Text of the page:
The half-renovated 1976 Airstream trailer that sits in Steve and Nancy Williams’ driveway in Carrboro represents their plan to make some extra money in tough economic times.
After Monday’s Chapel Hill Town Council public hearing, the Williams are one step closer to operating their food trailer in Chapel Hill.
Kendal Brown, the town’s development principal planner, introduced a new draft of the proposed food trucks ordinance that would allow food trailers to operate in Chapel Hill outside of downtown. Previous drafts of the ordinance prohibited food trailers in all zoning districts.
“The staff was initially envisioning these large trailers squeezing into small lots,” Brown said. “But we have since noticed that trailers come in various sizes and could be accommodated in the areas outside of downtown.”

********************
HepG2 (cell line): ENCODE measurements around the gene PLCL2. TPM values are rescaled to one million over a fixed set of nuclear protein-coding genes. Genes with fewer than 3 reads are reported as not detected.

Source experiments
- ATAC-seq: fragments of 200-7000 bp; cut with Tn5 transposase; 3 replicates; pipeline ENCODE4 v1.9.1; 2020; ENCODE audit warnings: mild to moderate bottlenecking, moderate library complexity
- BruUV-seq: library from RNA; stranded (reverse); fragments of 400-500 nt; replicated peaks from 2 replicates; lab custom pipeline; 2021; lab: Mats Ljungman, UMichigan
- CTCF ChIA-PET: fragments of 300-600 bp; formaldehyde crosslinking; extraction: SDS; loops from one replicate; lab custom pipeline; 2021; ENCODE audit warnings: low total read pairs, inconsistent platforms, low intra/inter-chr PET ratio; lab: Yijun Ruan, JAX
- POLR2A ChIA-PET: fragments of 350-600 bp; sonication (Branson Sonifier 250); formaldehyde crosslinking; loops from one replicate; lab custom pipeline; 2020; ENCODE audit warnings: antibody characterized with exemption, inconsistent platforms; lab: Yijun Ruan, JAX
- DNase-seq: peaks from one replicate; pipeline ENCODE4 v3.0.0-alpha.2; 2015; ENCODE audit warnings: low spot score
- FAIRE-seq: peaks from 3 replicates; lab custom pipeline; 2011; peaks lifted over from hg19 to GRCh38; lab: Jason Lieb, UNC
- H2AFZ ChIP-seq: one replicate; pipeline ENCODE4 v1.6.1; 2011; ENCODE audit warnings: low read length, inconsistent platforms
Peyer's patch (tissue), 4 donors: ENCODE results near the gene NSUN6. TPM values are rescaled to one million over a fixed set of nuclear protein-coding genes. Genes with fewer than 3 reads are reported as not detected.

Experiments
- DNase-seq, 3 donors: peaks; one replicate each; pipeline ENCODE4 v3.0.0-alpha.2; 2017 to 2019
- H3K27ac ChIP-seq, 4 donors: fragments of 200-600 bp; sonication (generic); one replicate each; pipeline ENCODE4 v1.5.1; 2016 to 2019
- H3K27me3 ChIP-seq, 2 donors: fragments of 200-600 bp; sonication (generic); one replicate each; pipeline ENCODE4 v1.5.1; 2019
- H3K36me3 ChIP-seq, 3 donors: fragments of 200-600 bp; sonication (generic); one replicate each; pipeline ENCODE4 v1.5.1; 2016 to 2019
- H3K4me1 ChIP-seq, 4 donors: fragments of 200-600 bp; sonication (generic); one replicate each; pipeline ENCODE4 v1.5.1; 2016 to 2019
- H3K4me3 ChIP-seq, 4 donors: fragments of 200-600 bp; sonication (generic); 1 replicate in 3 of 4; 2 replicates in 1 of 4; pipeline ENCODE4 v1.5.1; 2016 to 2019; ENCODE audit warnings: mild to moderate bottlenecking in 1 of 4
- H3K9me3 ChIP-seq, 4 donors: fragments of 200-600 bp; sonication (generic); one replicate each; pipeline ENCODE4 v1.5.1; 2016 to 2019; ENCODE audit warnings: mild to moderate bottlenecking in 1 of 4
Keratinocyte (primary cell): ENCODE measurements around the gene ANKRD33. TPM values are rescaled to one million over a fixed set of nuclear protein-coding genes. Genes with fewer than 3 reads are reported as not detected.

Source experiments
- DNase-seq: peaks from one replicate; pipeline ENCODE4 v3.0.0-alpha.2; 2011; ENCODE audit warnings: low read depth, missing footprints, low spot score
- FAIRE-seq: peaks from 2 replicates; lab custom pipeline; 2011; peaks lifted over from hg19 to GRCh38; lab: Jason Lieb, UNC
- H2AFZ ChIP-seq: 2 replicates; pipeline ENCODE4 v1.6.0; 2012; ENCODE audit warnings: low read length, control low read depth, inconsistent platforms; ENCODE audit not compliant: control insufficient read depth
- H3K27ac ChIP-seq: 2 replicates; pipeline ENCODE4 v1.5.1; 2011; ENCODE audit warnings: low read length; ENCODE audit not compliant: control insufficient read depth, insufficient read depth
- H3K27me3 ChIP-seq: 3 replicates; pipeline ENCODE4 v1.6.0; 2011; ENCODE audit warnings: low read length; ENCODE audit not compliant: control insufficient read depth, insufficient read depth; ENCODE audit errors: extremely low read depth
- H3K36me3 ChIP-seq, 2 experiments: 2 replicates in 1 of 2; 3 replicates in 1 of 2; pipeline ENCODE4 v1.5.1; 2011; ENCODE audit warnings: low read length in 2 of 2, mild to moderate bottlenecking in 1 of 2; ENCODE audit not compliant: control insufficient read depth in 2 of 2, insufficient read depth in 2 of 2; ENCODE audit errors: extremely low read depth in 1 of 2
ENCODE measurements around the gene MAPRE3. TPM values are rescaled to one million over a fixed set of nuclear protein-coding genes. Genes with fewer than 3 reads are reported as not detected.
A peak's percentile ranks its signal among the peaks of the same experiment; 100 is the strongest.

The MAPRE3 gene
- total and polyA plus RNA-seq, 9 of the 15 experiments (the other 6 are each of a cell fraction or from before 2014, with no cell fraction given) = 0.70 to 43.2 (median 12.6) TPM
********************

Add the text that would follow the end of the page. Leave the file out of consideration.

The proposed ordinance, which the council is expected to consider Nov. 21, would allow food trucks both in and out of the downtown district.
Outside the town center, the proposed limit on the number of food trucks or trailers per parking lot has been relaxed from one truck per 100 spots to one per 30 spots. Previously, lots were capped at one truck downtown and two outside of downtown regardless of lot size, but that also has been reversed.
The permit process was also revised in this draft to allow a food truck operator to use a single permit to operate at multiple locations in town.
Planning board members have said they support the entrepreneurial aspect of food trucks, but the fact that they can’t regulate and tax food trucks’ sales is a problem. In accordance with state law, Chapel Hill cannot require vendors to divulge tax-payment information to the town, Brown said.
The Chapel Hill-Carrboro Chamber of Commerce also worried that food trucks could present competition to brick-and-mortar restaurants. The chamber suggested that the town require the food trucks be connected to a base in Orange County, but the town attorney said Chapel Hill cannot legally require this.